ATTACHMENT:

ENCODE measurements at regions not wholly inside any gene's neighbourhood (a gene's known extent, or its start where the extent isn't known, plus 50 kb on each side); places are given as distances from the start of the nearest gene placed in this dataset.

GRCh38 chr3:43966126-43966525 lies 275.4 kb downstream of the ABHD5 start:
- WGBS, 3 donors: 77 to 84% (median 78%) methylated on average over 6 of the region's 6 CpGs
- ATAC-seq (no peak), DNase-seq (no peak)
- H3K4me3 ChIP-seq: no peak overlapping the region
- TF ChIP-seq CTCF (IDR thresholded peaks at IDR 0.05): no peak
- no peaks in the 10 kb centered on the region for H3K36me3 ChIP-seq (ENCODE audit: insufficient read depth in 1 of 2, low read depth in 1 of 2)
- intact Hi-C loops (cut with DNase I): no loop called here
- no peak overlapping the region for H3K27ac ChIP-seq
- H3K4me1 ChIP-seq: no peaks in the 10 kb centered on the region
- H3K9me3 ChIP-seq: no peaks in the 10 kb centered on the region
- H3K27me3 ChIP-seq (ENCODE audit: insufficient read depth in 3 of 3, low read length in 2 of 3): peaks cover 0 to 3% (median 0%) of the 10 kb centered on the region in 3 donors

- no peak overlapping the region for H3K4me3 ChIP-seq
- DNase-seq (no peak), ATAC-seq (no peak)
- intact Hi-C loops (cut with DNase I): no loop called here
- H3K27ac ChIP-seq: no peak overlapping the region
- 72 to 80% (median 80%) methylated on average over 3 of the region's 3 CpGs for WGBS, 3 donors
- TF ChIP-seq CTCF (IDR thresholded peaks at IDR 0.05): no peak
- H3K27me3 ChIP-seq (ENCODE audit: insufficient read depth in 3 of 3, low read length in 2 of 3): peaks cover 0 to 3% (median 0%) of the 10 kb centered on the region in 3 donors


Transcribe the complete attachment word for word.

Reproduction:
ENCODE measurements at regions not wholly inside any gene's neighbourhood (a gene's known extent, or its start where the extent isn't known, plus 50 kb on each side); places are given as distances from the start of the nearest gene placed in this dataset.

GRCh38 chr3:43966126-43966525 lies 275.4 kb downstream of the ABHD5 start:
- WGBS, 3 donors: 77 to 84% (median 78%) methylated on average over 6 of the region's 6 CpGs
- ATAC-seq (no peak), DNase-seq (no peak)
- H3K4me3 ChIP-seq: no peak overlapping the region
- TF ChIP-seq CTCF (IDR thresholded peaks at IDR 0.05): no peak
- no peaks in the 10 kb centered on the region for H3K36me3 ChIP-seq (ENCODE audit: insufficient read depth in 1 of 2, low read depth in 1 of 2)
- intact Hi-C loops (cut with DNase I): no loop called here
- no peak overlapping the region for H3K27ac ChIP-seq
- H3K4me1 ChIP-seq: no peaks in the 10 kb centered on the region
- H3K9me3 ChIP-seq: no peaks in the 10 kb centered on the region
- H3K27me3 ChIP-seq (ENCODE audit: insufficient read depth in 3 of 3, low read length in 2 of 3): peaks cover 0 to 3% (median 0%) of the 10 kb centered on the region in 3 donors

- no peak overlapping the region for H3K4me3 ChIP-seq
- DNase-seq (no peak), ATAC-seq (no peak)
- intact Hi-C loops (cut with DNase I): no loop called here
- H3K27ac ChIP-seq: no peak overlapping the region
- 72 to 80% (median 80%) methylated on average over 3 of the region's 3 CpGs for WGBS, 3 donors
- TF ChIP-seq CTCF (IDR thresholded peaks at IDR 0.05): no peak
- H3K27me3 ChIP-seq (ENCODE audit: insufficient read depth in 3 of 3, low read length in 2 of 3): peaks cover 0 to 3% (median 0%) of the 10 kb centered on the region in 3 donors